Why Abraxane® for pancreatic cancer should be included in the Cancer Drugs Fund
Last evening I attended a dinner at the House of Commons at the request of Eric Ollerenshaw MP, the Secretary of the All Party Parliamentary Group on Pancreatic Cancer. Along with me were interested parliamentarians, specialist clinicians, pharmaceutical representatives and charity representatives. Dr. Sean Duffy, National Clinical Director for Cancer Services, NHS England was also in attendance.
We were there to discuss not only the issues surrounding pancreatic cancer in general, including the need for earlier diagnosis and increased research funding, but also to explore the lack of novel treatments for the disease.
Abraxane® was licensed for use in patients in the USA at the end of last year and in Europe earlier this month. This followed recently published data from the IMPACT clinical trial which showed that Abraxane®, in combination with gemcitabine, can extend a patient’s life by an average of 2.1 months, although in some patients it was shown to be significantly longer – up to 2-3 years.
On the face of it 2.1 months doesn’t sound like much, but for patients who on average face only a 4-6 month life expectancy on diagnosis, this can be a big deal.
However, it is not the extra two months that is important here. Let’s not forget, the 2.1 months is an average figure – a closer look at the data will show that there are some patients who have lived more than 2 years on this trial with metastatic pancreatic cancer (cancer that’s spread to other parts of the body) using this regimen, doubling the number of patients who live two years or more (in comparison to those receiving gemcitabine alone). That is the potential hope this drug combination can give patients.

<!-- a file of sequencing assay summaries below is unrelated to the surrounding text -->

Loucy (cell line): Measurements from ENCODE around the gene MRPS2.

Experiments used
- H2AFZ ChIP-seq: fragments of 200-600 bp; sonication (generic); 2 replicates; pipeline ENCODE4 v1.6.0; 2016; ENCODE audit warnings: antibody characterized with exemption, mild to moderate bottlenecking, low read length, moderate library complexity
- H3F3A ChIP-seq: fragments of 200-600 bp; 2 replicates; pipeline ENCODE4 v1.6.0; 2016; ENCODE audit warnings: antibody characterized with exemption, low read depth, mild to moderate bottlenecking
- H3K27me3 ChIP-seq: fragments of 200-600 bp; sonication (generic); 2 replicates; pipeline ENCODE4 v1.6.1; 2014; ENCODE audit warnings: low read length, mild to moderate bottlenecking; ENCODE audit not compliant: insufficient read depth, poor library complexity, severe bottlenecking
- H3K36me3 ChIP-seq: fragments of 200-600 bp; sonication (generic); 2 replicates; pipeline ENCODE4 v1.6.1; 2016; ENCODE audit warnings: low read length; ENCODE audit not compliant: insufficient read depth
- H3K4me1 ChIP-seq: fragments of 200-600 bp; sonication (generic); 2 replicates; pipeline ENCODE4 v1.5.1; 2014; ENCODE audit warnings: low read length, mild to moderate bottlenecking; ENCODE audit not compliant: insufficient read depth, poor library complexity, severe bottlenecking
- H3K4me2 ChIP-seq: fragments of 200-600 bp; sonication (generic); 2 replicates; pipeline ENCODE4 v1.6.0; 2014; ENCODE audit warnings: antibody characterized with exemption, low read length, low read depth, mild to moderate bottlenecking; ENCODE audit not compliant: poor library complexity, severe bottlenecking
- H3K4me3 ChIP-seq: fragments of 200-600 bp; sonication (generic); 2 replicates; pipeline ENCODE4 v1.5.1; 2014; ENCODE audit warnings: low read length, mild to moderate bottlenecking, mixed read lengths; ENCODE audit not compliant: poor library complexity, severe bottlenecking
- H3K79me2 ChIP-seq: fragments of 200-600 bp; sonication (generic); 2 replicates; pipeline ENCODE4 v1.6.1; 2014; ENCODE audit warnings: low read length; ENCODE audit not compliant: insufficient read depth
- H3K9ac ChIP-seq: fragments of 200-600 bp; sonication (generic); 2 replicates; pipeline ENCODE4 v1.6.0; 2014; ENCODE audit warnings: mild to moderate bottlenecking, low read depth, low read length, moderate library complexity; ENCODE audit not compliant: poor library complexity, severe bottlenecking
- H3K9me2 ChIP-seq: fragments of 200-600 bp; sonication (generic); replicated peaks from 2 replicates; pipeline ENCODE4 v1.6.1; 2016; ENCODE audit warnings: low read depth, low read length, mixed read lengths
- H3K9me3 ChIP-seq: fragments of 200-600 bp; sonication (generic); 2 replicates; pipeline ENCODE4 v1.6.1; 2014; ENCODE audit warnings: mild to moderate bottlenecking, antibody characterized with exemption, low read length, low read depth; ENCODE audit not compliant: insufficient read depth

Chronic underfunding for pancreatic cancer research has meant that there has been no newly licensed drug for use in pancreatic cancer over the past 17 years.
There has however, been a triplet combination of drugs that has recently been shown to be effective in metastatic pancreatic cancer called FOLFORINOX. These are not new drugs but drugs that have been available for many years. And while this regimen on the face of it gives hope, the side effects are extremely toxic, so only those patients who are very fit and well can tolerate it making it available for only a select few.
Abraxane® could allow those whose fitness may not be up to FOLFIRINOX to have an alternative to the standard of care: gemcitabine alone.
Another issue that has always been with the standard treatment ( gemcitabine alone), is that only 10% of patients will respond to the treatment, rendering it next to useless for the majority. We have seen from the trial data and from anecdotal evidence from oncologists that far more people respond to Abraxane® in combination with gemcitabine, offering the hope that this treatment could really have an impact on improved survival.
The UK now has a license in the UK for the use of Abraxane® in combination with gemcitabine for advanced pancreatic cancer. However, it is currently only available for private patients. Why is that? Well, it is because the process involved in getting new drugs approved for use in the NHS involves a lengthy consultation process with the National Institute for Health and Care Excellence (NICE). A decision on the use of Abraxane® for pancreatic cancer may not be made until the end of 2014.
In the meantime, NHS patients – which make up the majority of pancreatic cancer sufferers – will be denied access to Abraxane® unless the Cancer Drugs Fund includes it in its list.
The hearing for CDF inclusion is on March 6th. I will be there to represent patients now and in the future and I strongly urge the CDF Committee who will be making their decision as to whether they will fund Abraxane® for pancreatic cancer patients to listen to our arguments and include it in the list.
Founder & Chief Executive
Pancreatic Cancer Action